IDEAS home Printed from https://ideas.repec.org/
MyIDEAS: Login to save this paper or follow this series

Small but effective: India's targeted unconditional cash transfers

  • Puja Dutta
  • Stephen Howes
  • Rinku Murgai

India's approach to social security stresses the provision of subsidized food and public works. Targeted, unconditional cash transfers are little used, and have been little evaluated. An evaluation of cash transfers for the elderly and widows based on national household survey data and surveys on social pension utilization in two of India's states, Karnataka and Rajasthan, reveal that these social pension schemes work reasonably well. Levels of leakage (corruption) are low, funds flow disproportionately to poorer rather than richer households, and there is strong evidence that the funds reach vulnerable individuals. A comparison to the public distribution system reveals that the main strength of the social pensions scheme is its relatively low level of leakage. We hypothesize that social pensions suffer less from corruption than India's other safety net programs either because of the low levels of discretion involved in their delivery, or the small size of the transfers involved. Since we cannot choose between these two hypotheses, the scaling-up of the social pension schemes, currently underway, while warranted, should be closely monitored.

If you experience problems downloading a file, check if you have the proper application to view it first. In case of further problems read the IDEAS help page. Note that these files are not on the IDEAS site. Please be patient as the files may be large.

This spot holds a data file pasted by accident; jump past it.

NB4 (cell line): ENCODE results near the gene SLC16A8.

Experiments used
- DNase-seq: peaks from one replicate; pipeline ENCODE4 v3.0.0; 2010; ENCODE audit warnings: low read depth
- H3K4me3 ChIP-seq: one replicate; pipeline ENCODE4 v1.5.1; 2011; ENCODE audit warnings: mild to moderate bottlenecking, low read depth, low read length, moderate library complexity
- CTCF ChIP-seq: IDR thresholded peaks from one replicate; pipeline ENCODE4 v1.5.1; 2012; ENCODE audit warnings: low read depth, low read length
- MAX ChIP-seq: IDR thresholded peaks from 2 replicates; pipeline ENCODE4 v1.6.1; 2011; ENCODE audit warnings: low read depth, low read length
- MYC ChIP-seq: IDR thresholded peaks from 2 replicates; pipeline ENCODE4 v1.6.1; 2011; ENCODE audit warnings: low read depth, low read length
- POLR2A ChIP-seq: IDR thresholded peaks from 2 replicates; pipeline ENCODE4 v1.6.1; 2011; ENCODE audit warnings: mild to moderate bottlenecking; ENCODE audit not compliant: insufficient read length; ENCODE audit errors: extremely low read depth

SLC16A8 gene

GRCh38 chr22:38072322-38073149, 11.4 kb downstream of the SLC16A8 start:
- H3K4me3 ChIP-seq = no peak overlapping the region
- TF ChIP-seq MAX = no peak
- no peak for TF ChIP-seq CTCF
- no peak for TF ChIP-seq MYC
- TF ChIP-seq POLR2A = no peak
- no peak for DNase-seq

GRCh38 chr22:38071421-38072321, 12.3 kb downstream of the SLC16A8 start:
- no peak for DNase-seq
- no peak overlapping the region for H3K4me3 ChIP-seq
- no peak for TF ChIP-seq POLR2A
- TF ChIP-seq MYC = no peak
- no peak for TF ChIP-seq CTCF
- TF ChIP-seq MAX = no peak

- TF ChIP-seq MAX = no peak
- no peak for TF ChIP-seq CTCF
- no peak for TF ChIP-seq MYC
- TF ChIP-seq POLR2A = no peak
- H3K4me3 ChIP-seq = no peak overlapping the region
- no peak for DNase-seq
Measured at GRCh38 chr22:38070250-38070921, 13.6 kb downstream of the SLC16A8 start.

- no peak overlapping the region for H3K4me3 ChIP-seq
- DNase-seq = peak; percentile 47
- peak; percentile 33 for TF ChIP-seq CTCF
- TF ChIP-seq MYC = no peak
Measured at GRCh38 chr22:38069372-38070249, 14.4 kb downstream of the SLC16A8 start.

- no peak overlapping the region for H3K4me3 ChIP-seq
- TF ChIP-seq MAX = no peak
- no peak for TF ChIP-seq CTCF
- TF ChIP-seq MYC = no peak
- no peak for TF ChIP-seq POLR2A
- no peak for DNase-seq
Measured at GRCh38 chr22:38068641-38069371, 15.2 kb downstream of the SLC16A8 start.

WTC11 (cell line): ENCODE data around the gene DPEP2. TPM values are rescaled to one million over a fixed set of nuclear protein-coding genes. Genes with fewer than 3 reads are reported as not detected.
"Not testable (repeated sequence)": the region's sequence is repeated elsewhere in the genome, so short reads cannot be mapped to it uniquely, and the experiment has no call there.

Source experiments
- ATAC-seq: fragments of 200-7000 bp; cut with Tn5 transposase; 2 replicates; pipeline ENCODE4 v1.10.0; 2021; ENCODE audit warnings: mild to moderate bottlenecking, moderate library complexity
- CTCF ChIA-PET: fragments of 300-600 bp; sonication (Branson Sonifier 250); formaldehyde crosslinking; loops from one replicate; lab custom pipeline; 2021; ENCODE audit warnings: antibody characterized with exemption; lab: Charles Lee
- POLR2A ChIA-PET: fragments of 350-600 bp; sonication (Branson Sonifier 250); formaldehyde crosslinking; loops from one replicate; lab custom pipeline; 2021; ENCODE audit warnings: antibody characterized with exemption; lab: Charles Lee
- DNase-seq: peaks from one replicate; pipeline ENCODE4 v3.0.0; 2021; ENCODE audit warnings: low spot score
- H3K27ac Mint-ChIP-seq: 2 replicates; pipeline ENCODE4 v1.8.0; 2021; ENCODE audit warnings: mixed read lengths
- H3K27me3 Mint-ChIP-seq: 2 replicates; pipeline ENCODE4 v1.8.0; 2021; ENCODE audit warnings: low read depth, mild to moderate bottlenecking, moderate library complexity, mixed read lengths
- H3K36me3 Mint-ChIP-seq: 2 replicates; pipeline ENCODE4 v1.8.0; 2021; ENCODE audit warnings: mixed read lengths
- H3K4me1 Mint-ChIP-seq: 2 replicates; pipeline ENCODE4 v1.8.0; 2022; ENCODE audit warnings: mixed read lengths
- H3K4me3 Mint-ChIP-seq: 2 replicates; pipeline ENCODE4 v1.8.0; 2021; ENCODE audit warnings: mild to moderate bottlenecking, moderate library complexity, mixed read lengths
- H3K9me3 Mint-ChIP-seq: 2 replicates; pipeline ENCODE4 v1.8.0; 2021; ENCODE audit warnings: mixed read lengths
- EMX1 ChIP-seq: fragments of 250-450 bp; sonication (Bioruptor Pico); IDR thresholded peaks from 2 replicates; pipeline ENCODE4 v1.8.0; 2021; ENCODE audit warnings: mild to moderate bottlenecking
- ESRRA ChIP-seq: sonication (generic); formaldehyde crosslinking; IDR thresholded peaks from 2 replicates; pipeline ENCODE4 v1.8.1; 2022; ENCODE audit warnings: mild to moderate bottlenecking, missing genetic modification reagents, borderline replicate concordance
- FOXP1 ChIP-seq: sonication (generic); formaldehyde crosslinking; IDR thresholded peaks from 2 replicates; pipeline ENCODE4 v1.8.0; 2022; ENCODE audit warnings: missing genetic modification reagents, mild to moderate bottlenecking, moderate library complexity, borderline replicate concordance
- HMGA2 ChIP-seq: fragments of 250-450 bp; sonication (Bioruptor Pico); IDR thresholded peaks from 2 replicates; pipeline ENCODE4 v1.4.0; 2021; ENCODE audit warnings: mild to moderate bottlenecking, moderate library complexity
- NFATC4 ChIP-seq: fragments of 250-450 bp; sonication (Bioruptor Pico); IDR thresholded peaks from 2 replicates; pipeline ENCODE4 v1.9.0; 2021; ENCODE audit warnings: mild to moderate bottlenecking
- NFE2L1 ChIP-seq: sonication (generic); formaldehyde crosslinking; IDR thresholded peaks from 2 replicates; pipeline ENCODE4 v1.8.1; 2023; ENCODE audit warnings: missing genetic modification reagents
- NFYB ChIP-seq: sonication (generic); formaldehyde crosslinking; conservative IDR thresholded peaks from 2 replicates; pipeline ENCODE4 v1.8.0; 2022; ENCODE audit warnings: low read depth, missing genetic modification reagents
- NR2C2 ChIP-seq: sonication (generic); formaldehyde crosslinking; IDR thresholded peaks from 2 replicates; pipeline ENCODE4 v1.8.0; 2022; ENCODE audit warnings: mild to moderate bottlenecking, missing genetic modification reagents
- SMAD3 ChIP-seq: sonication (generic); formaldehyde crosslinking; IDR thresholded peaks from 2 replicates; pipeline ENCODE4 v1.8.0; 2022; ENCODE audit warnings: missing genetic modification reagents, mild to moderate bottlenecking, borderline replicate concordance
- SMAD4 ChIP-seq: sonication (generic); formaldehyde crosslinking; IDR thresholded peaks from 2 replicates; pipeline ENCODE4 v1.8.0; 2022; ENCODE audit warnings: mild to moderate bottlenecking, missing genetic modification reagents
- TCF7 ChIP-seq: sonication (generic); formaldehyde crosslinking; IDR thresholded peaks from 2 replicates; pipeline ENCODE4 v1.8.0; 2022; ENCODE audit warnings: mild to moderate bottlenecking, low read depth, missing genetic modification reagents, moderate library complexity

File URL: https://crawford.anu.edu.au/acde/asarc/pdf/papers/2010/WP2010_18.pdf
Download Restriction: no

Paper provided by The Australian National University, Australia South Asia Research Centre in its series ASARC Working Papers with number 2010-18.

as
in new window

Length: 21
Date of creation: 2010
Date of revision:
Handle: RePEc:pas:asarcc:2010-18
Contact details of provider: Postal: Crawford Building, Lennox Crossing, Building #132, Canberra ACT 2601
Phone: +61 2 6125 4705
Fax: +61 2 6125 5448
Web page: https://crawford.anu.edu.au/acde/asarc/
Email:


More information through EDIRC

No references listed on IDEAS
You can help add them by filling out this form.

This item is not listed on Wikipedia, on a reading list or among the top items on IDEAS.

When requesting a correction, please mention this item's handle: RePEc:pas:asarcc:2010-18. See general information about how to correct material in RePEc.

For technical questions regarding this item, or to correct its authors, title, abstract, bibliographic or download information, contact: (Raghbendra Jha)

If you have authored this item and are not yet registered with RePEc, we encourage you to do it here. This allows to link your profile to this item. It also allows you to accept potential citations to this item that we are uncertain about.

If references are entirely missing, you can add them using this form.

If the full references list an item that is present in RePEc, but the system did not link to it, you can help with this form.

If you know of missing items citing this one, you can help us creating those links by adding the relevant references in the same way as above, for each refering item. If you are a registered author of this item, you may also want to check the "citations" tab in your profile, as there may be some citations waiting for confirmation.

Please note that corrections may take a couple of weeks to filter through the various RePEc services.

This information is provided to you by IDEAS at the Research Division of the Federal Reserve Bank of St. Louis using RePEc data.